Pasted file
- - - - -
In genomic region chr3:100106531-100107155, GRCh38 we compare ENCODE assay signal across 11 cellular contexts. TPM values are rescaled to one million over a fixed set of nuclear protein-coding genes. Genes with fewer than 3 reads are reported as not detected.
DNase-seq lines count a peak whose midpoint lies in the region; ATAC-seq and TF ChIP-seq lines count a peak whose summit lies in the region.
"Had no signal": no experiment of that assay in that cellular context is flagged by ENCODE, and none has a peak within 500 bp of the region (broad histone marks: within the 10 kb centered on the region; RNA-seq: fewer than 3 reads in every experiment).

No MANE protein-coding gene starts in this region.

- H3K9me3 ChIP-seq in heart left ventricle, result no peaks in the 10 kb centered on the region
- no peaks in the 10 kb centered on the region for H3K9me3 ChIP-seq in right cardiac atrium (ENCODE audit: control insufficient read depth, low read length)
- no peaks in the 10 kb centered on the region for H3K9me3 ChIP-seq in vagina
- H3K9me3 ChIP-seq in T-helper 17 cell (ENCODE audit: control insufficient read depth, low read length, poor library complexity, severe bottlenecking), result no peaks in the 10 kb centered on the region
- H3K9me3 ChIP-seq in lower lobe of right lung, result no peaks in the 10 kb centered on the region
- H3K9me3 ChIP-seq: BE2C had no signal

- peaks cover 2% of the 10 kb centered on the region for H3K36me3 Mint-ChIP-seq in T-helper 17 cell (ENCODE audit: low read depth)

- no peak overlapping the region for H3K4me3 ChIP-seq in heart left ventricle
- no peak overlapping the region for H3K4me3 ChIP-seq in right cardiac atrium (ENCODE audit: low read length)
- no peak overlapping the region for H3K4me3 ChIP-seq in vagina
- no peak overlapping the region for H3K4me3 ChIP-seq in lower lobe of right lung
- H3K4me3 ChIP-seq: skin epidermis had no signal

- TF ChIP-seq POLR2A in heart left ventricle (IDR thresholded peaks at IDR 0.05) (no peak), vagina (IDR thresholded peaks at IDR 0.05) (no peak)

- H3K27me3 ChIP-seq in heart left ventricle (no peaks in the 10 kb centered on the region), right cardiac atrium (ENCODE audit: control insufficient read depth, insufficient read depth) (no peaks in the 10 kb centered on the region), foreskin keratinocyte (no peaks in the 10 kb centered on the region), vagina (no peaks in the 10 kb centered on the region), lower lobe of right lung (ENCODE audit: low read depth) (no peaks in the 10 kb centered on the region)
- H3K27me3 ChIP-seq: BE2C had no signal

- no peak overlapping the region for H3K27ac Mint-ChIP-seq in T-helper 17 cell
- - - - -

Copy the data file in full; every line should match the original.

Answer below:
In genomic region chr3:100106531-100107155, GRCh38 we compare ENCODE assay signal across 11 cellular contexts. TPM values are rescaled to one million over a fixed set of nuclear protein-coding genes. Genes with fewer than 3 reads are reported as not detected.
DNase-seq lines count a peak whose midpoint lies in the region; ATAC-seq and TF ChIP-seq lines count a peak whose summit lies in the region.
"Had no signal": no experiment of that assay in that cellular context is flagged by ENCODE, and none has a peak within 500 bp of the region (broad histone marks: within the 10 kb centered on the region; RNA-seq: fewer than 3 reads in every experiment).

No MANE protein-coding gene starts in this region.

- H3K9me3 ChIP-seq in heart left ventricle, result no peaks in the 10 kb centered on the region
- no peaks in the 10 kb centered on the region for H3K9me3 ChIP-seq in right cardiac atrium (ENCODE audit: control insufficient read depth, low read length)
- no peaks in the 10 kb centered on the region for H3K9me3 ChIP-seq in vagina
- H3K9me3 ChIP-seq in T-helper 17 cell (ENCODE audit: control insufficient read depth, low read length, poor library complexity, severe bottlenecking), result no peaks in the 10 kb centered on the region
- H3K9me3 ChIP-seq in lower lobe of right lung, result no peaks in the 10 kb centered on the region
- H3K9me3 ChIP-seq: BE2C had no signal

- peaks cover 2% of the 10 kb centered on the region for H3K36me3 Mint-ChIP-seq in T-helper 17 cell (ENCODE audit: low read depth)

- no peak overlapping the region for H3K4me3 ChIP-seq in heart left ventricle
- no peak overlapping the region for H3K4me3 ChIP-seq in right cardiac atrium (ENCODE audit: low read length)
- no peak overlapping the region for H3K4me3 ChIP-seq in vagina
- no peak overlapping the region for H3K4me3 ChIP-seq in lower lobe of right lung
- H3K4me3 ChIP-seq: skin epidermis had no signal

- TF ChIP-seq POLR2A in heart left ventricle (IDR thresholded peaks at IDR 0.05) (no peak), vagina (IDR thresholded peaks at IDR 0.05) (no peak)

- H3K27me3 ChIP-seq in heart left ventricle (no peaks in the 10 kb centered on the region), right cardiac atrium (ENCODE audit: control insufficient read depth, insufficient read depth) (no peaks in the 10 kb centered on the region), foreskin keratinocyte (no peaks in the 10 kb centered on the region), vagina (no peaks in the 10 kb centered on the region), lower lobe of right lung (ENCODE audit: low read depth) (no peaks in the 10 kb centered on the region)
- H3K27me3 ChIP-seq: BE2C had no signal

- no peak overlapping the region for H3K27ac Mint-ChIP-seq in T-helper 17 cell